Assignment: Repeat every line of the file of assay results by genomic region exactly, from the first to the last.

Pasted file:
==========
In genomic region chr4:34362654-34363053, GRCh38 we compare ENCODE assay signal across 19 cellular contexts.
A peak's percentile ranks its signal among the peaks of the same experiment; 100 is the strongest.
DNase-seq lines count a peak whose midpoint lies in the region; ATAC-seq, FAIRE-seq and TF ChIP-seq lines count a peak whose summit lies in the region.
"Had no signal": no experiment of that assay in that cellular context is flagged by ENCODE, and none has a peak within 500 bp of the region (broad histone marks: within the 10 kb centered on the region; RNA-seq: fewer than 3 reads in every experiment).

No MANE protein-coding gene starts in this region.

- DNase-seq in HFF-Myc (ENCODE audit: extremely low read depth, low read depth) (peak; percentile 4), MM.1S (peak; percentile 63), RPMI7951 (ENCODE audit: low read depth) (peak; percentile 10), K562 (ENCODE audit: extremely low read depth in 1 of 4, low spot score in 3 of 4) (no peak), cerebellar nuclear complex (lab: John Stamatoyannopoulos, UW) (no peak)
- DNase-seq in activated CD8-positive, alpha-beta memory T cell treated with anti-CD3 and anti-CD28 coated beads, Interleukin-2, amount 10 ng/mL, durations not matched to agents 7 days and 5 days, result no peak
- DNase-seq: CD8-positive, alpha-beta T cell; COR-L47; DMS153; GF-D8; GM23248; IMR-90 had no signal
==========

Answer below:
In genomic region chr4:34362654-34363053, GRCh38 we compare ENCODE assay signal across 19 cellular contexts.
A peak's percentile ranks its signal among the peaks of the same experiment; 100 is the strongest.
DNase-seq lines count a peak whose midpoint lies in the region; ATAC-seq, FAIRE-seq and TF ChIP-seq lines count a peak whose summit lies in the region.
"Had no signal": no experiment of that assay in that cellular context is flagged by ENCODE, and none has a peak within 500 bp of the region (broad histone marks: within the 10 kb centered on the region; RNA-seq: fewer than 3 reads in every experiment).

No MANE protein-coding gene starts in this region.

- DNase-seq in HFF-Myc (ENCODE audit: extremely low read depth, low read depth) (peak; percentile 4), MM.1S (peak; percentile 63), RPMI7951 (ENCODE audit: low read depth) (peak; percentile 10), K562 (ENCODE audit: extremely low read depth in 1 of 4, low spot score in 3 of 4) (no peak), cerebellar nuclear complex (lab: John Stamatoyannopoulos, UW) (no peak)
- DNase-seq in activated CD8-positive, alpha-beta memory T cell treated with anti-CD3 and anti-CD28 coated beads, Interleukin-2, amount 10 ng/mL, durations not matched to agents 7 days and 5 days, result no peak
- DNase-seq: CD8-positive, alpha-beta T cell; COR-L47; DMS153; GF-D8; GM23248; IMR-90 had no signal